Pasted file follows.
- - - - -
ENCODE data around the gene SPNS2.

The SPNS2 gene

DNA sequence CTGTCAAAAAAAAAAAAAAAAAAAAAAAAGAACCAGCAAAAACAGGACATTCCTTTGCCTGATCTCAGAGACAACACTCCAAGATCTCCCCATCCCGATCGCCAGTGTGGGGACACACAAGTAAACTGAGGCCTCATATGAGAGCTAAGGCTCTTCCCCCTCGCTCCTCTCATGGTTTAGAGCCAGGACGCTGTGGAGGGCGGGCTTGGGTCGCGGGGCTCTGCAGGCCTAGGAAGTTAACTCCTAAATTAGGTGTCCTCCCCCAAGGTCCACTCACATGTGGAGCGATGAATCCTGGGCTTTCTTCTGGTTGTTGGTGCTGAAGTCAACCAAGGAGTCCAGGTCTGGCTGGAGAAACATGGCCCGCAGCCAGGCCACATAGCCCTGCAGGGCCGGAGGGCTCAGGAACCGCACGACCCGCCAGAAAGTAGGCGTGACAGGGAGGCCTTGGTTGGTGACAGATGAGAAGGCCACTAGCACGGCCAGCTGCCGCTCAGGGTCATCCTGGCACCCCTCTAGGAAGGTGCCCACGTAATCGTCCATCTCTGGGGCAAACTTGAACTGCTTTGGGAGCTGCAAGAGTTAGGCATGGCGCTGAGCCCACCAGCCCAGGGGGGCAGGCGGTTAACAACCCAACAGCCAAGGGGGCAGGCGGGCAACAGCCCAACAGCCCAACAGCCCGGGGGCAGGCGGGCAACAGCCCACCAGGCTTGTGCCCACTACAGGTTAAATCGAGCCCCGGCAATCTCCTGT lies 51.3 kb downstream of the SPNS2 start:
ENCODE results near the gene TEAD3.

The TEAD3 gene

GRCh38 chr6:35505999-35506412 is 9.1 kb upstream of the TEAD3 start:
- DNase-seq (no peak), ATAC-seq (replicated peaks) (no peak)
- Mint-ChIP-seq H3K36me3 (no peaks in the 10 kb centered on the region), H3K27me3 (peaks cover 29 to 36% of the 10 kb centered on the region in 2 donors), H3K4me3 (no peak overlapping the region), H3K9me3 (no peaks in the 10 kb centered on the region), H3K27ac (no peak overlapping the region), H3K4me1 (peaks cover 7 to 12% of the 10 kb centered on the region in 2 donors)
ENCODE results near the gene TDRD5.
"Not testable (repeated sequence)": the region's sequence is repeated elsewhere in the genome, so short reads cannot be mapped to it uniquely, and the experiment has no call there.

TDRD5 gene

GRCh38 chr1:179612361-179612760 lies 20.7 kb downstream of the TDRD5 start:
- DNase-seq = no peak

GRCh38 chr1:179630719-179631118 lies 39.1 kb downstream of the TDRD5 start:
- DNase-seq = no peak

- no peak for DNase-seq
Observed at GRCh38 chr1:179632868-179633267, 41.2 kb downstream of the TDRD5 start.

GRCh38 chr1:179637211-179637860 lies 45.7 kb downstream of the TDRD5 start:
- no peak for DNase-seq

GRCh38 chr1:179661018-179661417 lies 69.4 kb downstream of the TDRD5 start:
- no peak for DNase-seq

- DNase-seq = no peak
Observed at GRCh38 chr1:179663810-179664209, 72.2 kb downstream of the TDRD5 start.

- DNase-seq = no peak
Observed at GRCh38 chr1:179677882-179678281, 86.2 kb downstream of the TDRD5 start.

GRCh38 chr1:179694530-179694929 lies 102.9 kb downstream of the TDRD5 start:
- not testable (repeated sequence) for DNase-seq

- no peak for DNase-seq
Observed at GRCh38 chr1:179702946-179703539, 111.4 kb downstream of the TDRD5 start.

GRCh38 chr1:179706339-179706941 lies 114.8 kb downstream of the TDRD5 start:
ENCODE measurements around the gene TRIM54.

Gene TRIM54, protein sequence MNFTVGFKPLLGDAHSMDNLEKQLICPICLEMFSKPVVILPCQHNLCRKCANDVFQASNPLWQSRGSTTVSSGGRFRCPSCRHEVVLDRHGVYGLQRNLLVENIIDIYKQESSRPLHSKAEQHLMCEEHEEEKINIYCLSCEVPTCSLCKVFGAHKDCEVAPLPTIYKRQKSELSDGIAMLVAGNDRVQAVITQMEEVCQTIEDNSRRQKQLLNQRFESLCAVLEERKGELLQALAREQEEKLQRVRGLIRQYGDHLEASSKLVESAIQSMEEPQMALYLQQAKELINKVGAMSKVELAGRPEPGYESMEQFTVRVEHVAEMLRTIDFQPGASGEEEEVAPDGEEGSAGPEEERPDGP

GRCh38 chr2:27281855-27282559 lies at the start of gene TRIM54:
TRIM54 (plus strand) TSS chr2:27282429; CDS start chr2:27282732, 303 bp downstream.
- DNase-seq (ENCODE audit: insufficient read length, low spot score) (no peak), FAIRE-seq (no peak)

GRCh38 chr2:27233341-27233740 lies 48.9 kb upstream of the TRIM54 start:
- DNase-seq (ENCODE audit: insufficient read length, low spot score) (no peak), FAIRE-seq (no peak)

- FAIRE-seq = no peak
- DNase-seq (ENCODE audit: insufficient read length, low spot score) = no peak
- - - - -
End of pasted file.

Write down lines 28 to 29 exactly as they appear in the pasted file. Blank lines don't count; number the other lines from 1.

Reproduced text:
- no peak for DNase-seq
Observed at GRCh38 chr1:179702946-179703539, 111.4 kb downstream of the TDRD5 start.